Innovating with the Internet of Things

So what’s a company to do? There seem to be great reasons to adopt the Internet of Things, a great number of new solutions possible for old problems — and great risks that are hard to quantify or even understand. How can a company develop an IoT strategy that makes sense?

Education The first thing to do is learn more about it. Technical leaders, CIOs and CTOs, need to read widely about the IoT, and balance the doomsayers against the cheerleaders.

Expertise Technical leaders have a million demands on their time, small business owners even more so. If you can’t devote weeks to learning about the Internet of Things, your next best choice is to get help. IoT can be tamed, but sometimes it’s best to hire a lion tamer instead of learning on your first lion.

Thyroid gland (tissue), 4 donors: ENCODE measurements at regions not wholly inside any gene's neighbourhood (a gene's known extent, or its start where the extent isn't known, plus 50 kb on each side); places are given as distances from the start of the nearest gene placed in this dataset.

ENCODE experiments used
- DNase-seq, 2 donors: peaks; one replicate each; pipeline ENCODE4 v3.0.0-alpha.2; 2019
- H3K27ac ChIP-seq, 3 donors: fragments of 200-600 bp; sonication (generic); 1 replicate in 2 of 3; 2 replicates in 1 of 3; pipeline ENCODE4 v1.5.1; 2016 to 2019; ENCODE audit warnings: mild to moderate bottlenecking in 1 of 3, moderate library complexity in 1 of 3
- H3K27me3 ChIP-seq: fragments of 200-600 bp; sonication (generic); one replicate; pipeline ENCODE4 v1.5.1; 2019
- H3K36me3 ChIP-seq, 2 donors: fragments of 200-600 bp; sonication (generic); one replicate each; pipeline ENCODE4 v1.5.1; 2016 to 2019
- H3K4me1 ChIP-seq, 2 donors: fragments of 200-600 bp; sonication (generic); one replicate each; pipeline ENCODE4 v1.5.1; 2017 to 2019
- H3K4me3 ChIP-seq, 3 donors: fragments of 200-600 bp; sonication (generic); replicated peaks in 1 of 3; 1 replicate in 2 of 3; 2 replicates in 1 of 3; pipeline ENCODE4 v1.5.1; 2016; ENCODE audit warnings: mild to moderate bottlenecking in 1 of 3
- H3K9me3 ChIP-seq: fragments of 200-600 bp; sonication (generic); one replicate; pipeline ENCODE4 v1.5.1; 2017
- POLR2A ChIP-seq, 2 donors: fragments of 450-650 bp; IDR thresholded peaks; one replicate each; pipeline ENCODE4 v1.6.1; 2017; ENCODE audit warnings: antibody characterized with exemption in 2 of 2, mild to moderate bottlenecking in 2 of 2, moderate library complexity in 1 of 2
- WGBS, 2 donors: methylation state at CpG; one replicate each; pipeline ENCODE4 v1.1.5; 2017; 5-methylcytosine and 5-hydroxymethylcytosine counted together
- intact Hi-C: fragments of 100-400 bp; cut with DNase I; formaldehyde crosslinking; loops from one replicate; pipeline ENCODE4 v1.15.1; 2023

Track Record You don’t want to provide the lion tamer’s first lion either. Look for a company with IoT experience, and with a development approach that can meet your needs.

The Internet of Things is sometimes confusing, but there are a lot of opportunities to innovate, change your business, and even change the world. Don’t miss out.

Need to hire a lion tamer? Flint Hills Group has the whips, chairs, and pith helmets. Give us a call or get an estimate!

Charlie Martin
Consulting Software Engineer

Charlie Martin is a consulting software engineer and writer in Erie, Colorado, with interests in systems architecture, cloud computing, distributed systems in general and innovative applications of blockchains in particular. He is available for consulting through Flint Hills Group.


Charlie Martin
Consulting Software Engineer

Charlie Martin is a consulting software engineer and writer in Erie, Colorado, with interests in systems architecture, cloud computing, distributed systems in general and innovative applications of blockchains in particular. He is available for consulting through Flint Hills Group.